IBM is the latest IT vendor to open a cloud marketplace, but IT pros expecting to find an enterprise app store...
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similar to the click-and-buy AWS or Azure markets will be a bit disappointed.
The company also launched services around data analytics, cloud integration and the Internet of Things this week.
The new IBM Cloud marketplace gives IT managers, as well as their internal developers, access to information and free trials for 100 software as a service-based applications, including its SoftLayer infrastructure as a service and BlueMix platform as a service. The self-service website also makes available non-IBM products including MongoDB.
But IBM's version of a cloud market doesn't appear to offer a straight-forward process to select, buy and download products and services compared to Amazon Web Services Marketplace and Microsoft's Windows Azure Marketplace.
They realize now if they try to stand alone in this market, they could go down in flames, so they are willing to compete and cooperate with other vendors.
Walter Burton, systems engineer, Indiana-based systems integrator
Many of the available apps, for instance, require a call or email to an IBM sales representative to find out details like application price or service. Instead of a click-to-buy button and visible prices shown on other cloud marketplaces, shoppers have to click on a "learn more" button, which provides largely promotional materials.
One analyst however thinks IBM's "higher touch" approach to selling cloud apps through an online marketplace is the way some of its competitors are slowly headed.
"Even AWS and the hands-off automated cloud players are moving to a higher touch model," said Allan Krans, cloud practice manager with TBR in Hampton, N.H. “It is good for customers starting put on a new platform; the evolution we are seeing is to have some direct interaction with sales reps. It seems to be the logical progression,” he said.
Still, some believe the enterprise app store is a sensible, if not overdue, move by IBM -- given the spreading popularity of bring-your-own-device (BYOD) among even IBM’s largest, straight-laced corporate accounts. Also, some of the higher-end products offered through the site should yield higher profit margins than they do when sold through other IBM distribution channels, industry observers said.
"[IBM] realizes now if they try to stand alone in this market, they could go down in flames, so they are willing to compete and cooperate with other vendors," said Walter Burton, a systems engineer with an Indiana-based systems integrator. "But this could also be a hard sell. Look how long it took for client-server computing to really take when people back then didn't think mixing and matching very different technologies would actually work."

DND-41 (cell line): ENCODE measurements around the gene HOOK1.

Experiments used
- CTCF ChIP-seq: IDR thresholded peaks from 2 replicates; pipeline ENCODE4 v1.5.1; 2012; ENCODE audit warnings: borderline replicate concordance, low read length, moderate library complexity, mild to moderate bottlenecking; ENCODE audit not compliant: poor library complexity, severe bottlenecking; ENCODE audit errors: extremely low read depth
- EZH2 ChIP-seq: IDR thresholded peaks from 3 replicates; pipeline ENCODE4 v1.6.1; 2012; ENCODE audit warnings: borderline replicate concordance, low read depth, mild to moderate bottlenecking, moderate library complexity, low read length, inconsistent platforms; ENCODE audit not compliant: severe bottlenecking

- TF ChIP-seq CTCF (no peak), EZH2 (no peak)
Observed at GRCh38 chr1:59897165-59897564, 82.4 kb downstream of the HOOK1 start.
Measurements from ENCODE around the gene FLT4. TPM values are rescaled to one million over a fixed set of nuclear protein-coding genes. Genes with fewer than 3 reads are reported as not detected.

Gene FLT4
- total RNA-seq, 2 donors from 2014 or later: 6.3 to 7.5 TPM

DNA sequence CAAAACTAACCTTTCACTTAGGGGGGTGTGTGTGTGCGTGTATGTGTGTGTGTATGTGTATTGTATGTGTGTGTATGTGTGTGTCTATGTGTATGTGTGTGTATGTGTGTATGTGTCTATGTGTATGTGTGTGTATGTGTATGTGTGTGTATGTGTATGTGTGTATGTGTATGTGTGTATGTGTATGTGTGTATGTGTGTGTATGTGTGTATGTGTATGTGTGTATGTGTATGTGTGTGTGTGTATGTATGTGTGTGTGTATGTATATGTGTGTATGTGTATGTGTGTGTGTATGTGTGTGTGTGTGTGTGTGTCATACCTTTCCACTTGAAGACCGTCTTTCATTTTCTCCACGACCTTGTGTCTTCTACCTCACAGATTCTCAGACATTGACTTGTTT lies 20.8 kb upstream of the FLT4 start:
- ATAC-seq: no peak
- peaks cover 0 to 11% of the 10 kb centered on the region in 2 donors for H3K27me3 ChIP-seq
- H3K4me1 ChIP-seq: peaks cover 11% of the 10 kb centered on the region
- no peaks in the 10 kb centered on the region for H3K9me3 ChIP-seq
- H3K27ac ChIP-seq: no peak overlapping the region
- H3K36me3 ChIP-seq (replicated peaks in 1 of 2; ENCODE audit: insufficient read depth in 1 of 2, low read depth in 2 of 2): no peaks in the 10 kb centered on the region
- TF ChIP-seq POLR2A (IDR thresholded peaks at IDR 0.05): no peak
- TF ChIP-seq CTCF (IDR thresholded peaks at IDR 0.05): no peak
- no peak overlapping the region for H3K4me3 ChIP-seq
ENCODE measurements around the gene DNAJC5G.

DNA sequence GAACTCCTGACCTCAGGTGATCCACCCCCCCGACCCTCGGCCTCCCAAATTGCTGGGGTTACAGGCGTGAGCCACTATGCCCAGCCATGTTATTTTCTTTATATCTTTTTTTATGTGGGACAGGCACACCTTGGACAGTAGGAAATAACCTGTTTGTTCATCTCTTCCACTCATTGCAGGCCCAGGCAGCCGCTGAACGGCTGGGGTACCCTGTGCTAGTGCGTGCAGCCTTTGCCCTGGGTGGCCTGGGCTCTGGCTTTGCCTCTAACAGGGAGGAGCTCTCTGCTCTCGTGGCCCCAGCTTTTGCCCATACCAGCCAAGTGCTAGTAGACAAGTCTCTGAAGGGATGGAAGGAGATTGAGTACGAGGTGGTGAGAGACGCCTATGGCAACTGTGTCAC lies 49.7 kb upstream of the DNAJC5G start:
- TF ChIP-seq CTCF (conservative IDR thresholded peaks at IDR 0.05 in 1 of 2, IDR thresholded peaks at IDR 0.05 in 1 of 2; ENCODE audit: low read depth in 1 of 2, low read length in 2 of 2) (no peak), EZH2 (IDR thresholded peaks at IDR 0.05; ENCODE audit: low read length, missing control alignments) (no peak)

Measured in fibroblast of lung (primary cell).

"This fits in nicely with SoftLayer and BlueMix, as well as their software as a service play, which is where they can make some higher-margin profits,'' said Frank Dzubeck, president of communications at Network Architects Inc., a consultancy in Washington, D.C.
IBM meanwhile said it doesn't anticipate the marketplace to negatively affect sales of cloud-based products through its traditional distribution channels.
"Marketplace is a way to aggregate all of our public cloud components as well as a new way for us to connect with users," said Steve Robinson, general manager of IBM's cloud platform services. "A lot of organizations said they want a way to see our complete set of offerings and to more easily experiment with certain products that might fit into their overall strategy, and they can do this with tablets and smart phones and by swiping a credit card."
IBM sees the cloud marketplace playing a key role in establishing a foothold in existing accounts or brand new ones, where a single department just wants to try a new app or build one with BlueMix, Robinson said.
IBM adds data analytics and Internet of Things services
IBM also rolled out a set of new services to help IT shops better integrate and deploy services for data analytics, cloud integration and the Internet of Things. These services should help those IT shops adopting mobile, social and cloud-based platforms with their legacy infrastructures and private systems of record that serve as the backbone of businesses, Robinson said.
"With cloud there is a better opportunity to bridge cloud services with those corporate assets and make them a system of engagement," Robinson said.
The new services, which ascribe to open standards, include cloud integration that connects an organization’s public applications and private data, a number of DevOps services that help build a DevOps lifecycle as well as data an analytics as a service to quickly design and scale applications for big data.
Ed Scannell is senior executive editor for TechTarget's Data Center and Virtualization media group. He can be reached at firstname.lastname@example.org.
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